It’s been a slow season in the apiary as I have only one active hive this year. But you, gentle reader, will be happy to learn that I have used my bee-down-time productively by making enhancements to my entire beekeeping process.
My husband is completely embarrassed by my bee-geekery and never more so than when I hung this bracket up in the kitchen. I used one of those little brackets that security cameras are mounted on and instead put my beloved Bushnell PermaFocus bird binoculars on it. It is mounted next to the window that has a direct view of the apiary.
And what do I see on the 50,000 times a day I check on the bees?
The New Old Watering Hole
What began as a birdbath proved to be a major benefit for bees: a source of fresh water. I attached a clear plastic hose line (I bought it at Lowe’s, cut to fit) from the condensate drain line on my air conditioner and ran it to my bird bath. I attached the hose line to the chain link fence with (what else?) cable ties so that the water from the hose would splash down into the birdbath. The birds, of course, love it. But the bees really flock to it and it is not uncommon to see a dozen at the birdbath in really hot dry weather. The big bonus here is that on the super-hot days when your AC runs all day the birdbath stays filled with fresh clean cool water and everyone — birds, bees, and you — benefits.
Put A Lid On It
This tip is probably only useful for small-scale beekeepers like me who use entrance feeders instead of hive-top feeders. I make up several quart jars of pre-measured sugar but I don’t fill them with water until just before I need them. To keep ants and other unsavory characters out of my bee sugar I put all the jars, measuring cup, and funnel into one of these canning containers called The Jar Box. The lid snaps in place with little locks on either side.
A Place For Everything
Beekeepers have tools that make the job of opening hives and caring for bees easier. The trick is to have all of these tools handy at all of your hives as your attention is most likely divided between 1) an active and very hot smoker, and 2) several thousand honeybees. This is where a standard grooming tote comes in.
It is blackberry season in Tennessee.
~ A swarm in May is worth a load of hay. A swarm in June is worth a silver spoon. ~
My honeybees, rebels that they are, always swarm in late April. What exactly is a swarm in April worth? Pardon the lack of rhyme, but let’s just say “entertainment.”
I travel once a year and always on the last weekend in April. I am always ridiculously busy getting ready to leave so the honeybees’ sense of both timing and humor is not appreciated. Personally, I don’t mind a swarm – it is a natural phenomenon – but I’d like to be around to witness it.
This year the swarm left me feeling conflicted. One the one hand, I was thrilled by the fact that this colony survived a brutally cold winter and was big enough to swarm by April. But a part of me wanted to capture them and install them in my empty top-bar hive; a part of me really wasn’t ready to let them go to live as wild honeybees.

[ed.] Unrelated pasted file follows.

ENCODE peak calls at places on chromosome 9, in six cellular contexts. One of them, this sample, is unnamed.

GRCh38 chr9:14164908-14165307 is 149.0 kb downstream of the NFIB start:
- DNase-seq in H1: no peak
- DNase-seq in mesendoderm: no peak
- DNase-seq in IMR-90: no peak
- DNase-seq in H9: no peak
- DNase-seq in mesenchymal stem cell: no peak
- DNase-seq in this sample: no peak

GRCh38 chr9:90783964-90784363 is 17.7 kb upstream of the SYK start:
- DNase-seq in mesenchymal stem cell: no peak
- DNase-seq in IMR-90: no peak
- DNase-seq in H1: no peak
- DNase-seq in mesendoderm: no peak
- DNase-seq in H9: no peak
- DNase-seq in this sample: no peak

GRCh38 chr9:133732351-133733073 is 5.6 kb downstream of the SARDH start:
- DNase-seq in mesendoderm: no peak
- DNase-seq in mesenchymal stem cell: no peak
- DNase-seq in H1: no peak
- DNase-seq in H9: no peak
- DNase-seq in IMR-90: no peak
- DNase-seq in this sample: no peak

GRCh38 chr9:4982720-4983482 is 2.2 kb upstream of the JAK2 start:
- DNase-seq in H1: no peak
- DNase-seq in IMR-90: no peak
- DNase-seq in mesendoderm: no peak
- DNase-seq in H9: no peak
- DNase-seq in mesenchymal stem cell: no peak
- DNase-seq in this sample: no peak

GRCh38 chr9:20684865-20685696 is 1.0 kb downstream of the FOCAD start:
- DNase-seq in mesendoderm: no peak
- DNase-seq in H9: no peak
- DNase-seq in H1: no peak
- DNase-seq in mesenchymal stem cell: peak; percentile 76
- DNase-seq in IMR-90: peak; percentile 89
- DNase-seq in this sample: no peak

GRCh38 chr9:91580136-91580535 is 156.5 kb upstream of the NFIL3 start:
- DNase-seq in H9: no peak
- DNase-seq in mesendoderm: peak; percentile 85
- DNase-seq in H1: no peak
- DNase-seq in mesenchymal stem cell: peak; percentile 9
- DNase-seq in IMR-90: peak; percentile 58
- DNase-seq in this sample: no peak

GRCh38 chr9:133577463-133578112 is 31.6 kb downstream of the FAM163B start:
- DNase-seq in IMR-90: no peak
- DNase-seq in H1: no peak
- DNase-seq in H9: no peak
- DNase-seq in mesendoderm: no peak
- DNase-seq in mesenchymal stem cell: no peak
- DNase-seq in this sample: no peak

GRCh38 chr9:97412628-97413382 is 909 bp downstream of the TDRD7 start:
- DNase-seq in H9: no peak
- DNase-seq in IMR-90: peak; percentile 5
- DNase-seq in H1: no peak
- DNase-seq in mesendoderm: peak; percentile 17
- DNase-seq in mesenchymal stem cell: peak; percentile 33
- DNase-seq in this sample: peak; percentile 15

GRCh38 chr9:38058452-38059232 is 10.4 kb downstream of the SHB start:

The swarm took their time about finding a home, too.
When the bees had settled in the blue spruce tree I thought I had a good chance to catch them, even though I was out of town for a few days. Two days later my husband called me and mentioned that the swarm was on the move and was in the yard behind the house; now I thought my luck had run out. The bees thankfully calmed and nestled in a clematis vine. At this point I decided it would be easy to capture this band of roving bees by snipping the vine and placing the cluster in my empty top-bar hive.
I hurried home a little early fully prepared to move the cluster, but this colony of course had other plans and had left the clematis vine. I still haven’t located them but I think they are living somewhere in the tangled little woods on the edge of our farm. I hope so. As much as I desire for my honeybees to live successfully in the wild I am also aware that a swarm is a frightening thing to most people. It is my fear that others would fear a swarm and spray them with chemicals and kill them.
And what of this roving around every few days? Is that normal behavior? Do the bees really travel about for several days until they find a suitable location? It was a fascinating thing to watch but I must admit it made me want to capture them for their own protection.
My hunch is that the bees finally found the old decaying maple tree that has been lying in the woods for over a decade. Gosh, I hope so.
Here is a great post about swarms on Winged.
Honeybees have changed the way I look at many things but nothing more so than ornamental pear trees.
This week the pear blossoms opened and with them came not only the honeybees but all sorts of winged pollinators. When you stand beneath these trees on a warm sunny day you are immersed in the humming of thousands and thousands of tiny wings. I try not to miss it. All at once each tree becomes sort of a pollen metropolis.
While I find the fragrance of the pear blossoms cloying the bees apparently do not. They flit about busily from blossom to blossom and often you can see the full pollen sacks on the hind legs. They never seem to mind a camera being thrust into their midst; honestly, I don’t think they even notice as they are so focused on the task.
There is an interesting project that highlights writing about bees. Called Winged: New Writing On Bees, it is a literary anthology. As far as I know this may be the first collection of such bee-themed writing (I hope I’m wrong about that) but the stories and photos they offer are incredibly beautiful. I hope you’ll check it out.